07/31/97 - 02:32 PM ET - Click reload often for latest version
WASHINGTON - Working with fund-raiser Yah Lin "Charlie" Trie, a Buddhist sect raised money for President Clinton's legal defense fund at an event where one member brought some $70,000 in blank money orders, Senate investigators have learned.
With partisan anger flaring again, the Senate Governmental Affairs Committee was continuing to hear witnesses Thursday on the defense fund. The panel was nearing an August break following a month of hearings on the influence of foreign money in U.S. campaigns.
During the religious sect's event at a posh New York hotel, lawful U.S. residents - who were eligible to contribute - were separated from non-U.S. residents, who were not permitted to make donations, committee investigators were told.
The pitch from the sect's leader was so forceful that several members tried to leave the room, but were persuaded to return, the Senate aides said, speaking only on condition of anonymity.
The gathering raised most of the $460,000, including the money orders, that Trie dumped on a conference table in the defense fund headquarters on March 21, 1996.
A private investigator hired by the Presidential Legal Expense Trust told senators today that his firm was instructed not to interview Trie, and never did.
"I am certain we were told not to contact Charlie Trie, we were to start with finding out who he was, what his background was, starting with the public database," said Terry F. Lenzner, president of The Investigative Group Inc.
"Your view as a seasoned investigator was Mr. Trie could have shed some light on these contributions," said Senate counsel Michael J. Madigan.
"Certainly he had the potential to do so," Lenzner said.
A report by Lenzner's firm noted that the Buddhist Ching Haig sect had the "greatest following and influence" in Taiwan, where lawmakers were "supporters and followers." A retired general was its leading publicist in Taiwan, the report said.
More investigation would be needed to find Ching Hai's ties to the Taiwan government, said the report.
Republicans introduced the report to suggest the defense fund overlooked suspicions about a possible foreign source of the money when it told sect members they could contribute if eligible. Madigan noted the trust made the suggestion in letters to individual sect followers when it returned the donations.
The hearings took bizarre turn when Republicans questioned Lenzner about a proposal he had received from an Oklahoma Indian tribe to investigate a member of the panel, Sen. Don Nickles, R-Okla., who had opposed return of federal lands to the tribe.
Even though he didn't conduct the probe, Lenzner was questioned sharply by Sen. Arlen Specter, Pa., about his discussions with members of the tribe, who wanted to determine whether Nickles received any gratuities from the state's oil and gas industries in exchange for his opposition to returning the land.
Specter noted that the information on Nickles was sought "to put it mildly, to pressure him, to persuade him to change his position" on returning the land.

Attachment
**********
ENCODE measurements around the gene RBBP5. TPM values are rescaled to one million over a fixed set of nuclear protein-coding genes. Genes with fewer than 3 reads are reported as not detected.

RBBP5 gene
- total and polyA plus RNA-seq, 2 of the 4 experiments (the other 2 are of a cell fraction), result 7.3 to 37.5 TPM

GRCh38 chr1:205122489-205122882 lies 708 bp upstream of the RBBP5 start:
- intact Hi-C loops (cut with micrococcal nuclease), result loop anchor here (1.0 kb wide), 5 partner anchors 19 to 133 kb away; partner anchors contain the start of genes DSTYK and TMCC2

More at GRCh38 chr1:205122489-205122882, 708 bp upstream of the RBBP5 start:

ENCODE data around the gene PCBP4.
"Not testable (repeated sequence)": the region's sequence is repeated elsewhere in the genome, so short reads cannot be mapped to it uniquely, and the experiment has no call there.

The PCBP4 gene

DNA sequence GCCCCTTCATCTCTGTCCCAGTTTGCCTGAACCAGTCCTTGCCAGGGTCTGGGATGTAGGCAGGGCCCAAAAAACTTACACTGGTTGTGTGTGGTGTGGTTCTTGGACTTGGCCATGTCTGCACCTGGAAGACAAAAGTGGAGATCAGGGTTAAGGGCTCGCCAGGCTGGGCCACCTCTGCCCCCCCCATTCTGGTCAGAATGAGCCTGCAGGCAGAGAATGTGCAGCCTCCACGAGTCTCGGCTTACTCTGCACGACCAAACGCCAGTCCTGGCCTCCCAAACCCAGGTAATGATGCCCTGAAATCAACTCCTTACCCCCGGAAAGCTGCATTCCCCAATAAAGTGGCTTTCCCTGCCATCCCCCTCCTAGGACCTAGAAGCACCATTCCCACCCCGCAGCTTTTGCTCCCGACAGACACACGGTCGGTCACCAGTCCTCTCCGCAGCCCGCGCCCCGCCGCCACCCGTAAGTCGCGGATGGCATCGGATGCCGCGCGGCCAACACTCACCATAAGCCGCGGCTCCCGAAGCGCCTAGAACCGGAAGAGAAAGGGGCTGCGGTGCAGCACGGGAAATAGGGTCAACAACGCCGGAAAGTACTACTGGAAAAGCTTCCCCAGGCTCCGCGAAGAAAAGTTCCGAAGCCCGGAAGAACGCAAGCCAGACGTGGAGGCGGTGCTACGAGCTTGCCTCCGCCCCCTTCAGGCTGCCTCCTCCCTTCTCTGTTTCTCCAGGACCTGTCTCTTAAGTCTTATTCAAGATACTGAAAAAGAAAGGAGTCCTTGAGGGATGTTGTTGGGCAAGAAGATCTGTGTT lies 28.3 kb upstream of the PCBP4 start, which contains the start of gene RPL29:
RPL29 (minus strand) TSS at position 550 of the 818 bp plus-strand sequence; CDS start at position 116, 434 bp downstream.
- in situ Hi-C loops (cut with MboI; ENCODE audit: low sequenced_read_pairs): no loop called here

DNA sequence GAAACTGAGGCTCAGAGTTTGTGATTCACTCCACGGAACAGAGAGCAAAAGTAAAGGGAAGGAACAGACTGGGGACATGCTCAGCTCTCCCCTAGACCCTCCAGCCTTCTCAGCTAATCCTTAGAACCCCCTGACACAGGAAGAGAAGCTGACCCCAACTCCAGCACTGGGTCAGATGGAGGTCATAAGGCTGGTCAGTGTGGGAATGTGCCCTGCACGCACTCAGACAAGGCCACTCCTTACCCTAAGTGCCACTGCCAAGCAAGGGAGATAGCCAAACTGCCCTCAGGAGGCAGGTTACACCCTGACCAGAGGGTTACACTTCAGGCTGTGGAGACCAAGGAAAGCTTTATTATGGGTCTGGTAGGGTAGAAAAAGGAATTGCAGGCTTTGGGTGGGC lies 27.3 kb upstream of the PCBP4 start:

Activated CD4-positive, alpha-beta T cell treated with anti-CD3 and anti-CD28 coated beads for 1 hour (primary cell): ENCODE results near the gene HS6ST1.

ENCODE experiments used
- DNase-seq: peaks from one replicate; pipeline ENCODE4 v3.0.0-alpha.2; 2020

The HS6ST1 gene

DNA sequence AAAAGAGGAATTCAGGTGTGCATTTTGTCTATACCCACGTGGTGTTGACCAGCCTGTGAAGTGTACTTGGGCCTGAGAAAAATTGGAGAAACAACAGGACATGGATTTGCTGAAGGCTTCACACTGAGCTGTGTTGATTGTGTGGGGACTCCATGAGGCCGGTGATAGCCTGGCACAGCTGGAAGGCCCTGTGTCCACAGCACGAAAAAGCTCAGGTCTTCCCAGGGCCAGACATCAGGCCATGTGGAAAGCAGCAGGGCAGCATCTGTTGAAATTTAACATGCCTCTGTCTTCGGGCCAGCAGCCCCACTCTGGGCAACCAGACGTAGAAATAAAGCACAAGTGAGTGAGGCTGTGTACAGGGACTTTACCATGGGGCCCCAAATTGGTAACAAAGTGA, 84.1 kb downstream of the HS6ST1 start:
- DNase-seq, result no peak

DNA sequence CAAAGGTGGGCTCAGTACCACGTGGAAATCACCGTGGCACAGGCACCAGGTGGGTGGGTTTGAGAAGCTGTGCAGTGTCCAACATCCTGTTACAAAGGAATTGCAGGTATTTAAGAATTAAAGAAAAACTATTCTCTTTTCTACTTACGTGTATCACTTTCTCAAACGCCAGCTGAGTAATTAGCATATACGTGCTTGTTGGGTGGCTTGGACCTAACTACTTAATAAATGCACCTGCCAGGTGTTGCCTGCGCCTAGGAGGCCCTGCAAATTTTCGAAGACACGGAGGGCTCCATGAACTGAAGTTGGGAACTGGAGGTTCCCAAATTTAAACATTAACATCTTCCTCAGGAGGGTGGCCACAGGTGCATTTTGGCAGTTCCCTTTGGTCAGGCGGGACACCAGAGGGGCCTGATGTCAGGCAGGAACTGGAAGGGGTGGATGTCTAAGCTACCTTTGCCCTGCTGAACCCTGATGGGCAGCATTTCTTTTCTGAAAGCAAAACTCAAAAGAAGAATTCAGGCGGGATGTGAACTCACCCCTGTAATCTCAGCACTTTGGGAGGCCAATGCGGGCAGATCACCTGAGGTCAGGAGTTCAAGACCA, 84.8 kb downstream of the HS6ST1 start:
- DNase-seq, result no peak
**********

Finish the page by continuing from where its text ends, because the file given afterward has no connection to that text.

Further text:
"I don't mind you messing with me, but I do mind you messing with my family," Nickles said after hearing details of the proposal to investigate his family's business dealings.
Lenzner said he never carried out the probe but it would have been "analagous to what we do" to help companies research background of corporate raiders that could be used in a takeover battle to "so companies can educate shareholders" before a stock proxy fight.
The Indians had told him they made a $107,000 contribution to the Democratic Party on the promise the Clinton administration would work to return the land, located near Fort Reno, Okla., Lenzner said. The DNC returned the money in March, saying it wanted to avoid the appearance the donation was accepted in return for favorable treatment by the Clinton administration.
During Wednesday's hearing, Sen. Fred Thompson, the committee chairman, lashed out at the White House, furious that documents sought earlier about Trie's Asian business partner were only released Tuesday night.
"We are not going to tolerate" the White House "trying to manipulate the press and us about waiting until testimony had happened before relevant documents would be produced," Thompson said.
White House Counsel Charles F.C. Ruff denied any foot-dragging.
"The timing of our production had absolutely nothing to do with politics or tactics," Ruff said in a statement.
The records the White House released showed that Macao businessman Ng Lap Seng, who wired at least $905,000 in Asian money to Trie's U.S. bank accounts, visited the White House 10 times. Several visits by Trie's partner coincided with donations to the Democratic Party that Trie made after receiving the wire transfers.
An FBI agent assigned to the committee has testified that Trie laundered the Asian money through his U.S. accounts and used $220,000 for donations to the Democratic National Committee.
Trie's lawyer, Reid Weingarten, said in a statement that his client "never made contributions that he believed violated the law."
The documents on Ng, released Wednesday, showed that one White House visit on Feb. 16, 1995, was for a DNC dinner with Clinton.
Another time, Ng toured the White House along with a Chinese arms dealer. He also visited five times with a top deputy to Thomas "Mack" McLarty, former White House chief of staff and currently a presidential adviser. White House spokesman Lanny J. Davis said those visits were "purely social" and Ng was accompanied by Trie, a longstanding friend of Middleton.
In addition to his Democratic Party contributions, Trie raised $640,000 for the defense fund that is helping Clinton pay his legal bills. As was the case with the party donations, money raised for the defense fund by Trie was returned to donors.
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